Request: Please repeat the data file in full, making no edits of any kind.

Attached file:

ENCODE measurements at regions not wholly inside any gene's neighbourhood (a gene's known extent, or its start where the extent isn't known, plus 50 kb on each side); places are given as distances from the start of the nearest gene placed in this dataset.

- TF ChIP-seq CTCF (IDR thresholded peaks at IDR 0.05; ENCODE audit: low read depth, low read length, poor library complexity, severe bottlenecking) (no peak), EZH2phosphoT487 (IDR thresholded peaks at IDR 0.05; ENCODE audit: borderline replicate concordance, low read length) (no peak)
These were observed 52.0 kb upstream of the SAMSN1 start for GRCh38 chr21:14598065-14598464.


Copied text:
ENCODE measurements at regions not wholly inside any gene's neighbourhood (a gene's known extent, or its start where the extent isn't known, plus 50 kb on each side); places are given as distances from the start of the nearest gene placed in this dataset.

- TF ChIP-seq CTCF (IDR thresholded peaks at IDR 0.05; ENCODE audit: low read depth, low read length, poor library complexity, severe bottlenecking) (no peak), EZH2phosphoT487 (IDR thresholded peaks at IDR 0.05; ENCODE audit: borderline replicate concordance, low read length) (no peak)
These were observed 52.0 kb upstream of the SAMSN1 start for GRCh38 chr21:14598065-14598464.